Drummer Finds New Rhythm after CU Cancer Center Clinical Trial Bob Rupp is a drummer. He works with the best musicians in the world and he’s celebrated for his contributions to the music scene in the Metro Area. There is even a day in his honor in the City and County of Denver. But in 2015, it seemed like his drumming days were numbered. “I felt a lump in my throat,” says the 60-year-old Rupp. “It felt like a big, hard marble. I had 10 tumors in my brain, so I did 15 rounds of whole brain radiation, four targeted treatments, and then chemotherapy.” Approximately six months after his first round of treatment, Rupp started feeling worse and his
PROMISING RESULTS FOR LAROTRECTINIB
cancer had spread to his chest and arm pits so his doctors referred him to Daniel Bowles, MD, at
AGAINST TRK-FUSION CANCERS
CU Cancer Center. Bowles specializes in head and neck cancer with particular expertise in salivary
In 2013, the lab of CU Cancer Center investigator
Robert C. Doebele, MD, PhD showed that “fusions”
Bowles ordered next generation sequencing that revealed Rupp’s cancer had genetic change
involving the gene TRK drive some cases of non-
known as a HER2 amplification, which is known to play a role in the development of some breast
small cell lung cancer. Now five years later, clinical
cancers. There also are effective, established therapies for cancers involving HER2.
trials are testing the drug larotrectinib (formerly LOXO-101) against advanced cancers testing positive for TRK-fusion genes. Fifty-five patients ranging in age from 4 months to 76 years, representing 17 cancer types, tested positive for TRK fusion and were treated with
In August 2016, Rupp started a clinical trial targeting HER2 cancer. Since then, he has no signs of active cancer. “I am always on the move, I get right to work. I spend a lot of time with my wife. I do things that make me happy and I say yes to everything because it might be my last chance,” Rupp says. With the help of Dr. Bowles and the CU Cancer Center, Rupp hopes to say yes to new experiences for many years to come.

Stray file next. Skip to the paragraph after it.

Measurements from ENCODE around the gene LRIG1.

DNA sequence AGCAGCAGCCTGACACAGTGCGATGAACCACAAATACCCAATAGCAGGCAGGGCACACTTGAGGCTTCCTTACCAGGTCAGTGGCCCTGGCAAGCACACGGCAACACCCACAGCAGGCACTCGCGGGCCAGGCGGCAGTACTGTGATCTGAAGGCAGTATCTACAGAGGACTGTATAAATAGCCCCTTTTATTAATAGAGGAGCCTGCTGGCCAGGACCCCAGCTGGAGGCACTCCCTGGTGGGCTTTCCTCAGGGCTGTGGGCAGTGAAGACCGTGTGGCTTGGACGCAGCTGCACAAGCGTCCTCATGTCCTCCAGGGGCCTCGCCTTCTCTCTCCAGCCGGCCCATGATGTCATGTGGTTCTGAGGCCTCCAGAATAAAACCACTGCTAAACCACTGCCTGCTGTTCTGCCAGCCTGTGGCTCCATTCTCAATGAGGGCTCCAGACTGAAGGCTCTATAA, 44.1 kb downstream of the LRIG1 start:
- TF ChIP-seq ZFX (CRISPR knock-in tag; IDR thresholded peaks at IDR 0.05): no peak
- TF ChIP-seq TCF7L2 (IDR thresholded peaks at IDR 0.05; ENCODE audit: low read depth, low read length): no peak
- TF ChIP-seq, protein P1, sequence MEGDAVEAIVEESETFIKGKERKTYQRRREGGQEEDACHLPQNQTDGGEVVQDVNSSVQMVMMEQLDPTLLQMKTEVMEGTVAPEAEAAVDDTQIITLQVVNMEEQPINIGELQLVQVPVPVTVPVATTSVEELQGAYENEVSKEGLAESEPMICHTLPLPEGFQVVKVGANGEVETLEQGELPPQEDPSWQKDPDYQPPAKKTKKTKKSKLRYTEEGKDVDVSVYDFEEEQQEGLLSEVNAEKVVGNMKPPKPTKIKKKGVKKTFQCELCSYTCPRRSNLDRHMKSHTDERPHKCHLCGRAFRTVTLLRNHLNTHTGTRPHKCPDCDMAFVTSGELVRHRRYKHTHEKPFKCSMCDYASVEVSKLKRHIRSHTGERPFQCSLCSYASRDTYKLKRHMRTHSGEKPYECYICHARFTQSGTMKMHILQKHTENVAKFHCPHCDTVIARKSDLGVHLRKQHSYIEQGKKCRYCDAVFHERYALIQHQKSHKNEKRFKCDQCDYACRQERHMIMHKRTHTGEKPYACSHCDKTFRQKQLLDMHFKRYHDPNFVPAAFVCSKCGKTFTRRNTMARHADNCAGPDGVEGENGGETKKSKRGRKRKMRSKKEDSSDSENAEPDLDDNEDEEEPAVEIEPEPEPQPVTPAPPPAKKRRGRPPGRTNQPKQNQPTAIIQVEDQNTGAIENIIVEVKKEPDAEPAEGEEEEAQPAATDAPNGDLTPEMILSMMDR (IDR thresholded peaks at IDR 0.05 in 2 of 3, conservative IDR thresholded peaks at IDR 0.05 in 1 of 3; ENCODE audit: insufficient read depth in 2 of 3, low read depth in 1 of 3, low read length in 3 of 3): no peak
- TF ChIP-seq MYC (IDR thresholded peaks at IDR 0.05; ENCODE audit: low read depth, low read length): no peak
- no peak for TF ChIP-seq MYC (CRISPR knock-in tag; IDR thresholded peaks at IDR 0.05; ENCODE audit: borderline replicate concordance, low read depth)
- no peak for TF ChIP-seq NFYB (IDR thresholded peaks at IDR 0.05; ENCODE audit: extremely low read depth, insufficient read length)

larotrectinib. Overall response rate was 75 percent (44 of 55 patients). At a median follow-up of 9.4 months, 86 percent of the patients with a response
Microbiome predicts blood infections in pediatric cancer patients
(38 of 44 patients) were continuing treatment or had
A study by CU Cancer Center investigators working at Children’s Hospital Colorado shows that
undergone surgery that was intended to be curative.
changes in the microbiome, the community of microorganisms that live within the human body,
No patients discontinued treatment due to adverse
may predict or even cause some bloodstream infections associated with cancer treatment.
side-effects. “I can’t tell you how gratifying it is to see our early
Samples and records were available for 42 patients, six of which went on to develop bloodstream infection. And it turned out that these six patients had significantly reduced
lab work with genes and cells leading to a treatment
microbiome diversity compared with patients who remained free of infection. Three of the six
that is literally saving patients’ lives,” Doebele says.
patients who developed bloodstream infections had been infected with types of bacteria that
“This is the dream of all scientists who choose to
were specifically abundant in their microbiome samples. “Our results add to a growing body of literature suggesting that the microbiome matters during cancer treatment,” says Bryan Nycz, third year medical student at the CU School of Medicine and the paper’s first author. “In this case, microbiome diversity and composition may help us identify patients at greater risk for blood infections.”
ROBERT C. DOEBELE, MD, PHD, NAMED DIRECTOR OF
TREV R M ERCHANT
go into cancer research.”
THORACIC ONCOLOGY RESEARCH INITIATIVE For a decade, Robert C. Doebele, MD, PhD has been a central figure of lung cancer research in Colorado. Now he will lead the University of Colorado Cancer Center Thoracic Oncology Research Initiative, continuing the program’s international reputation for excellence while taking advantage of new opportunities in technology and understanding to guide the program’s growth in this era of targeted treatments against cancer. “We are delighted to have a scientist of Bob’s caliber leading our program. The basic discoveries from his lab fuel our ability to design, test and offer new therapies that are extending and even
saving lives right now. With his leadership, our already excellent lung cancer research program will be in good hands for many years to come,” says Dan Theodorescu, MD, PhD, director of CU Cancer Center.
3 C3: SPRING 2018
The biannual magazine of the University of Colorado Cancer Center